Why not upgrade? was (Re: [wp-hackers] Maintenance release,
first gate of "is the issue major?")
wordpress at nazgul.nu
Thu Oct 5 18:10:43 GMT 2006
> On 10/5/06, Peter Westwood <peter.westwood at ftwr.co.uk> wrote:
>> On Wed, October 4, 2006 8:22 pm, Lloyd D Budd wrote:
>> > This bug hunt is an awesome success and it is not over yet. While
>> > going to sleep last night, I rememberd a lesson learned in similar
>> > contexts. We probably should have been more conservative on what made
>> > it into 2.0.5 .
>> > http://trac.wordpress.org/query?milestone=2.0.5
>> Yes and no. Most of those changes are very small.
Also the list is a little bit smaller, as this query doesn´t take tickets
that are still open into account.
The 2.1 release is still some time away so I´m quite happy that some of
these fixes made it into 2.0.5, because I´m actually facing some of those
bugs/issues now on my 2.0.4 blog. So even though they´re not critical, I´m
happy that for instance #3109, #3019 and #2663 (and ofcourse #3142) made
it in. And I´m sure others have similar issues they face fixed by 2.0.5.
>> > This is particularly relevant if you are interested in others such as
>> > Debian distributing WordPress.
>> > I don't want to have a 2.0.6. I want us focus on releasing 2.1.
>> Agreed - In general though maintenance releases for WordPress are
>> triggered by a security issue rather than anything else.
As far as I know when a security issue in a Debian package is discovered,
a fix for that particular issue for that particular version is included.
So if Debian starts including 2.0.5 in stable for instance and a security
bug is found, they´ll patch that bug. They won´t "upgrade" to the then to
be released 2.0.6. The 2.0.6 package will still have to follow the normal
path to get included in a future (re-)release of Debian.
>> I think we also need to be aware of the fact that in general our
>> don't always upgrade straight away and we need to understand why:
>> It is because maintenace releases are difficult to upgrade to -
There is work being done for 2.1 to reduce that somewhat. Tickets #2616
and #2447 for instance.
>> this is simplyfied by Mark, myself and others who provide diff files and
>> instructions for generating them.
> Provide diff files: Unfortunately, don't image the impact is that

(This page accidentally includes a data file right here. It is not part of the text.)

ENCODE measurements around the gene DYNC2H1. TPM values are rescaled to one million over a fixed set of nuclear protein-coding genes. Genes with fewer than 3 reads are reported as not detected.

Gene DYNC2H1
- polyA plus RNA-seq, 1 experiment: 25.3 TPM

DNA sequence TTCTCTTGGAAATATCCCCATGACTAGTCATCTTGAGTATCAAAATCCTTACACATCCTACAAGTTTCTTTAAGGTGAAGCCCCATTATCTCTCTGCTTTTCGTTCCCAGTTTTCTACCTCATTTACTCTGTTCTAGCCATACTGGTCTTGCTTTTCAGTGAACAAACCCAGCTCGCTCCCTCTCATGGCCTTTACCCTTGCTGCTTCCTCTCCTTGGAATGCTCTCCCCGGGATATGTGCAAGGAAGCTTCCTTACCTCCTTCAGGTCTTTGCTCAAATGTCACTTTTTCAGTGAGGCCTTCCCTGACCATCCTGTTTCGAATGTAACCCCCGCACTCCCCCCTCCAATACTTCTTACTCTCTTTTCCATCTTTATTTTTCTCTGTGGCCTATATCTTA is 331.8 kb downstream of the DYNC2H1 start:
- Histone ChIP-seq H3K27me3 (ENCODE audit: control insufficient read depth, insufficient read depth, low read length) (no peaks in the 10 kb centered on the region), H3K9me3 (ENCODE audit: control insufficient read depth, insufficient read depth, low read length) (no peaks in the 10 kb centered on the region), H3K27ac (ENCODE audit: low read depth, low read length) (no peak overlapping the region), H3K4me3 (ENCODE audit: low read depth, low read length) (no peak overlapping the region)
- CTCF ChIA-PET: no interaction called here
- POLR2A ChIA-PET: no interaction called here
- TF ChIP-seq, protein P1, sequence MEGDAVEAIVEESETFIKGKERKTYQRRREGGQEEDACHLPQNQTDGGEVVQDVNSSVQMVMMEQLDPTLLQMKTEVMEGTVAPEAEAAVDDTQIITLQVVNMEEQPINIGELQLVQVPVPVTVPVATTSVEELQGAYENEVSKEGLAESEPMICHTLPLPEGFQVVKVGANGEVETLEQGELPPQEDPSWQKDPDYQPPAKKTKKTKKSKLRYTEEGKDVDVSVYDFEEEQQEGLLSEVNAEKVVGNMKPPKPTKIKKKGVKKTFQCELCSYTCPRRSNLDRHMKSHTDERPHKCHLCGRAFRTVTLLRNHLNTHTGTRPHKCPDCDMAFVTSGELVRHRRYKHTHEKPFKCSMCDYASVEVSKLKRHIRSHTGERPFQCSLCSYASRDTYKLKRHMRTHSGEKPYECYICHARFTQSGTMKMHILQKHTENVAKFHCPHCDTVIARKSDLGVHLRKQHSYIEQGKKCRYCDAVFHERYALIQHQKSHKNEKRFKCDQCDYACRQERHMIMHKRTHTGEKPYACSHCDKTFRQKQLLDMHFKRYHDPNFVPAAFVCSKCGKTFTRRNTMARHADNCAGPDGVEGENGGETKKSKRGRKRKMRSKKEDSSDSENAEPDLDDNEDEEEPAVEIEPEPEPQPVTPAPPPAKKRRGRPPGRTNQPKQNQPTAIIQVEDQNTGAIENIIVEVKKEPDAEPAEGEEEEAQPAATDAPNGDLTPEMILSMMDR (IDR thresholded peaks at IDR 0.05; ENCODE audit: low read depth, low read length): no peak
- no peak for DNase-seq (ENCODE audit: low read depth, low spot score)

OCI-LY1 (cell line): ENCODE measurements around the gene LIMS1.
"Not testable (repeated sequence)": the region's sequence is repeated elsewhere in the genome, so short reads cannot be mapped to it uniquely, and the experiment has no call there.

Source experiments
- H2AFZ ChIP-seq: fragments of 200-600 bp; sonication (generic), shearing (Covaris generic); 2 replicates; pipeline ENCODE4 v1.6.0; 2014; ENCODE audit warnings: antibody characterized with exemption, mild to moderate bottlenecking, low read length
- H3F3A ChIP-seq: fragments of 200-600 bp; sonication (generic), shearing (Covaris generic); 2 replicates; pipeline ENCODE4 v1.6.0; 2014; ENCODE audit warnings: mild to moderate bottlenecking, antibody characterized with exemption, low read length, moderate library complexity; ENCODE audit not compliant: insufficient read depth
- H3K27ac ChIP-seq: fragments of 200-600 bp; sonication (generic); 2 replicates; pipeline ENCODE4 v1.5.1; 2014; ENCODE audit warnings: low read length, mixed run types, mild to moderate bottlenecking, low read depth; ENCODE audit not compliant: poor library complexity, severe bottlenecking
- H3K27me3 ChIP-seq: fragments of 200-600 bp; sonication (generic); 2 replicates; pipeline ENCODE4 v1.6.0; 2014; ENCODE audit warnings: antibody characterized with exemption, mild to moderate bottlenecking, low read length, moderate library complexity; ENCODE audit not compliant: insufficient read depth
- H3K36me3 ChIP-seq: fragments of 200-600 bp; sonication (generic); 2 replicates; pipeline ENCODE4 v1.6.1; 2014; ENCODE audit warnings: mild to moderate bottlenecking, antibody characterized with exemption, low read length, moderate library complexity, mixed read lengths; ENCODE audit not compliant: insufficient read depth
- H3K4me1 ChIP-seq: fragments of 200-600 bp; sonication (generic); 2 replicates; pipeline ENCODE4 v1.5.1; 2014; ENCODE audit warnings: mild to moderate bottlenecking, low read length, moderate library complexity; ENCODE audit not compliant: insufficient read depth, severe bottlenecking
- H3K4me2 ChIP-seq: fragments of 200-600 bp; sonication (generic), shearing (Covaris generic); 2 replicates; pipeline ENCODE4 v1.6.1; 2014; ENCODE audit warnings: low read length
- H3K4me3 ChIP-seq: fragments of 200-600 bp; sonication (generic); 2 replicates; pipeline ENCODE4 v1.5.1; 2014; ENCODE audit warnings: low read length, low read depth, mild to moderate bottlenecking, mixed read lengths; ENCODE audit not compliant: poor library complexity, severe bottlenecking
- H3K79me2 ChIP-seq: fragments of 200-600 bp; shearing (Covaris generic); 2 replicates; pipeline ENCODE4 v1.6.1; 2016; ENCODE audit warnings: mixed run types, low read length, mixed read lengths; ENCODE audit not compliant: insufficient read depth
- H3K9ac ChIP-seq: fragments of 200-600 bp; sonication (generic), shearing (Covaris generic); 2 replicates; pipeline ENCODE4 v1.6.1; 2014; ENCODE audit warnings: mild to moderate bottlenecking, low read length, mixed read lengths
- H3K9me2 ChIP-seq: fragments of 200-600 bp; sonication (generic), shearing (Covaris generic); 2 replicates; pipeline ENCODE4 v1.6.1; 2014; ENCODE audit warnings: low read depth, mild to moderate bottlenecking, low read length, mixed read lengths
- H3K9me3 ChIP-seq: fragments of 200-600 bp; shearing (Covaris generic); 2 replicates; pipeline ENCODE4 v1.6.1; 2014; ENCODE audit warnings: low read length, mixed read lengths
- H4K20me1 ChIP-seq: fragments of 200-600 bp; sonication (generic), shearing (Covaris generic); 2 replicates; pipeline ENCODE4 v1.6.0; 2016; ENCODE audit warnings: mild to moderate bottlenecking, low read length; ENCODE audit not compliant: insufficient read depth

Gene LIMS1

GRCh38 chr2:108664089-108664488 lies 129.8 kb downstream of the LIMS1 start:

> great as you are getting close to people that likely already have a
I agree, although this service is invaluable to people who want to upgrade
and have made modifications to core on their own. ("hacked" default
templates for instance)
>> It is because people are just too lazy - I can see from the small sample
>> of users who have installed my Verson Check plugin that there are people
>> out there still running 1.5.2/2.0.1/2.0.2/2.0.3 even with a big flashing
>> warning on every admin page!
> I think your work with Version Check plugin is very important and I
> look forward to it or some variant being included in core.
> I think it comes done to convenience. I think a nag to inform is an
> important small step, but any thing short of click to upgrade is
> probably not going to be the medicine.
Most non-developers I know have an "install and forget" way of working. If
it works they don´t look into it. Therefore most of them won´t even know
that there even is a newer version out there than what they´re running.
The group that uses your Version Check plugin is most likely already more
savy with computers than most users. And if even they can´t be bothered to
Therefore I´m a big fan of including some of this functionality into core.
I´d even go as far as to have the admin area disable certain functionality
(writing posts for instance) when a security release is released (don´t
bother visitors, only backend users) to "force" people to upgrade. This
functionality should be on by default, but give people a configurable
option to turn it off. Then they have to make a conscious decision not to
Any suggestions on this?
Bas Bosman (Nazgul)
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